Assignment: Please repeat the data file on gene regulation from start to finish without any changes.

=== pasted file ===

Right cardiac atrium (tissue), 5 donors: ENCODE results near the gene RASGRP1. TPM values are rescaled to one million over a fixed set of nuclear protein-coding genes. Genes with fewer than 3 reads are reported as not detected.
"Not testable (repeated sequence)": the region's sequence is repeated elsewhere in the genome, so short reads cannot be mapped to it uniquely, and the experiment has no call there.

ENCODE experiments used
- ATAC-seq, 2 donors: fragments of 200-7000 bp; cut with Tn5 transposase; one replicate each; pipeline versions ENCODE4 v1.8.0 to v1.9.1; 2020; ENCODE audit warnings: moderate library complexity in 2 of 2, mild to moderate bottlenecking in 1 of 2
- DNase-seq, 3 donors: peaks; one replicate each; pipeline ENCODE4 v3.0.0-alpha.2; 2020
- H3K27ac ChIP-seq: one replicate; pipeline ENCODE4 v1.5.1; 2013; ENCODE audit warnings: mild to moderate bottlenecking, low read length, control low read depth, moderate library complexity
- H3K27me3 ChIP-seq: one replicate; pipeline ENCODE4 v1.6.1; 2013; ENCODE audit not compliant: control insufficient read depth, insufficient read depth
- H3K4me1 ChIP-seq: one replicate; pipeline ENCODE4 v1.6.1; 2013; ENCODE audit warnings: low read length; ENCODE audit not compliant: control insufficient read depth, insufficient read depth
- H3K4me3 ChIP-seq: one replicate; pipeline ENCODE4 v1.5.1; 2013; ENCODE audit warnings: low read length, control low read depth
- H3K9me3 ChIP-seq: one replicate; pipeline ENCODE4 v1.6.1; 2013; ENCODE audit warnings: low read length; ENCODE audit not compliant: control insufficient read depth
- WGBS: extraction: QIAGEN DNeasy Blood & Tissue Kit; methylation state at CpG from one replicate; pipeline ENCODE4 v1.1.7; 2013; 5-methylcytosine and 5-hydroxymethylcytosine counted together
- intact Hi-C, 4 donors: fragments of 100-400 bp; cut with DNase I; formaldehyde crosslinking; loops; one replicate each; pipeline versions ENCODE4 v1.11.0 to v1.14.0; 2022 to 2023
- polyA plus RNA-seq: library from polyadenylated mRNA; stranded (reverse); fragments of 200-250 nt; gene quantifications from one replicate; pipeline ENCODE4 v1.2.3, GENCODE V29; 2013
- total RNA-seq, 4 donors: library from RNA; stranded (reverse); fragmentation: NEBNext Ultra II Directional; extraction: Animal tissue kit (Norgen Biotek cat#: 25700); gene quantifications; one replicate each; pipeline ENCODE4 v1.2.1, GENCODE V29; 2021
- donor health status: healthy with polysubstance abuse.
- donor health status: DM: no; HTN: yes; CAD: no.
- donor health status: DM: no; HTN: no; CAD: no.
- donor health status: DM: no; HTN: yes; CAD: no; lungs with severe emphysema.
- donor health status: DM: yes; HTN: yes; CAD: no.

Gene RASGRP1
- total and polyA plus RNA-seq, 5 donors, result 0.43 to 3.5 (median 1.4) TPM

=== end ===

Right cardiac atrium (tissue), 5 donors: ENCODE results near the gene RASGRP1. TPM values are rescaled to one million over a fixed set of nuclear protein-coding genes. Genes with fewer than 3 reads are reported as not detected.
"Not testable (repeated sequence)": the region's sequence is repeated elsewhere in the genome, so short reads cannot be mapped to it uniquely, and the experiment has no call there.

ENCODE experiments used
- ATAC-seq, 2 donors: fragments of 200-7000 bp; cut with Tn5 transposase; one replicate each; pipeline versions ENCODE4 v1.8.0 to v1.9.1; 2020; ENCODE audit warnings: moderate library complexity in 2 of 2, mild to moderate bottlenecking in 1 of 2
- DNase-seq, 3 donors: peaks; one replicate each; pipeline ENCODE4 v3.0.0-alpha.2; 2020
- H3K27ac ChIP-seq: one replicate; pipeline ENCODE4 v1.5.1; 2013; ENCODE audit warnings: mild to moderate bottlenecking, low read length, control low read depth, moderate library complexity
- H3K27me3 ChIP-seq: one replicate; pipeline ENCODE4 v1.6.1; 2013; ENCODE audit not compliant: control insufficient read depth, insufficient read depth
- H3K4me1 ChIP-seq: one replicate; pipeline ENCODE4 v1.6.1; 2013; ENCODE audit warnings: low read length; ENCODE audit not compliant: control insufficient read depth, insufficient read depth
- H3K4me3 ChIP-seq: one replicate; pipeline ENCODE4 v1.5.1; 2013; ENCODE audit warnings: low read length, control low read depth
- H3K9me3 ChIP-seq: one replicate; pipeline ENCODE4 v1.6.1; 2013; ENCODE audit warnings: low read length; ENCODE audit not compliant: control insufficient read depth
- WGBS: extraction: QIAGEN DNeasy Blood & Tissue Kit; methylation state at CpG from one replicate; pipeline ENCODE4 v1.1.7; 2013; 5-methylcytosine and 5-hydroxymethylcytosine counted together
- intact Hi-C, 4 donors: fragments of 100-400 bp; cut with DNase I; formaldehyde crosslinking; loops; one replicate each; pipeline versions ENCODE4 v1.11.0 to v1.14.0; 2022 to 2023
- polyA plus RNA-seq: library from polyadenylated mRNA; stranded (reverse); fragments of 200-250 nt; gene quantifications from one replicate; pipeline ENCODE4 v1.2.3, GENCODE V29; 2013
- total RNA-seq, 4 donors: library from RNA; stranded (reverse); fragmentation: NEBNext Ultra II Directional; extraction: Animal tissue kit (Norgen Biotek cat#: 25700); gene quantifications; one replicate each; pipeline ENCODE4 v1.2.1, GENCODE V29; 2021
- donor health status: healthy with polysubstance abuse.
- donor health status: DM: no; HTN: yes; CAD: no.
- donor health status: DM: no; HTN: no; CAD: no.
- donor health status: DM: no; HTN: yes; CAD: no; lungs with severe emphysema.
- donor health status: DM: yes; HTN: yes; CAD: no.

Gene RASGRP1
- total and polyA plus RNA-seq, 5 donors, result 0.43 to 3.5 (median 1.4) TPM